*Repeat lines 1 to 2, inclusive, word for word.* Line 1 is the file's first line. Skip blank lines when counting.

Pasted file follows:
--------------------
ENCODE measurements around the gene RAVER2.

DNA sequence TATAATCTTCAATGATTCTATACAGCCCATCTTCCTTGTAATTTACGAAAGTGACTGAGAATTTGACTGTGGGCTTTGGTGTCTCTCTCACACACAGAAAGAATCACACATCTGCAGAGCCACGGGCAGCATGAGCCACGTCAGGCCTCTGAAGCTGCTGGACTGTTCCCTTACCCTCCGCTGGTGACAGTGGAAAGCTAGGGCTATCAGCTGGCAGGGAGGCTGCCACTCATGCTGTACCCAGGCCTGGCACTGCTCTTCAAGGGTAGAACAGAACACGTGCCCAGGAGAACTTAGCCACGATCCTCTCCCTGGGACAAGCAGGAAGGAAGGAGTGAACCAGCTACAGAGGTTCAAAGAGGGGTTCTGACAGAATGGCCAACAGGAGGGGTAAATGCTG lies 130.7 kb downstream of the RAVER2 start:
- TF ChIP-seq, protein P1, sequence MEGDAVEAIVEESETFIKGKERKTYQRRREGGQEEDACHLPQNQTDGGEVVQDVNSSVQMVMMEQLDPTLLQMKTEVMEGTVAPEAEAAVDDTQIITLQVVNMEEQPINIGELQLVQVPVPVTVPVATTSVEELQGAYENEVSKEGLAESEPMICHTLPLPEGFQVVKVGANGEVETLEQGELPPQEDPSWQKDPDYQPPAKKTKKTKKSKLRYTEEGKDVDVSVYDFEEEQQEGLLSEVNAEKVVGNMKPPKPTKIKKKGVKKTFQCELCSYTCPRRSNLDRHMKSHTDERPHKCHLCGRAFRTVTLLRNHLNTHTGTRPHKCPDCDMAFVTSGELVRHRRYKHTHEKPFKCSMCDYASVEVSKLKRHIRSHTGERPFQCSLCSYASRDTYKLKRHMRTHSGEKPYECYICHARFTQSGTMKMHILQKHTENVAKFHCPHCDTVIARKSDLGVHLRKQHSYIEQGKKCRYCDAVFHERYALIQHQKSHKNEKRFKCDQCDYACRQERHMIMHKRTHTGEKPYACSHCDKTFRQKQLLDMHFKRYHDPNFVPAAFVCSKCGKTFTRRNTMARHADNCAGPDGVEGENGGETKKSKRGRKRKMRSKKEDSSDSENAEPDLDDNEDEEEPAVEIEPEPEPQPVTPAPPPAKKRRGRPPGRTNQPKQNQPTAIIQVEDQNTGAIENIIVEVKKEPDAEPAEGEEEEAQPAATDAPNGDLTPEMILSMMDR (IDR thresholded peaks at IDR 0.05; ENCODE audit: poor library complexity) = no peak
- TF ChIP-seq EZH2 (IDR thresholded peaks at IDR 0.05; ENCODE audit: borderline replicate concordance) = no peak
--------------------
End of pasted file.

ENCODE measurements around the gene RAVER2.

DNA sequence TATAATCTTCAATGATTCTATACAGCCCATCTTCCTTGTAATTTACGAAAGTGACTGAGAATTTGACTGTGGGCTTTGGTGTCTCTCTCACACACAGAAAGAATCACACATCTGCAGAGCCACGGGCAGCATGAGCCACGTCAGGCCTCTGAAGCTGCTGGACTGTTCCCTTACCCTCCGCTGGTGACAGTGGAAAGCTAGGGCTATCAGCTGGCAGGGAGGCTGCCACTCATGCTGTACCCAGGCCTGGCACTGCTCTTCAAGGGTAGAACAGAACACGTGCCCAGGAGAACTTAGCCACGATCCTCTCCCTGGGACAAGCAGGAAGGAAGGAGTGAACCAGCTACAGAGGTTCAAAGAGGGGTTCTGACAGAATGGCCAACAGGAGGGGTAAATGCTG lies 130.7 kb downstream of the RAVER2 start: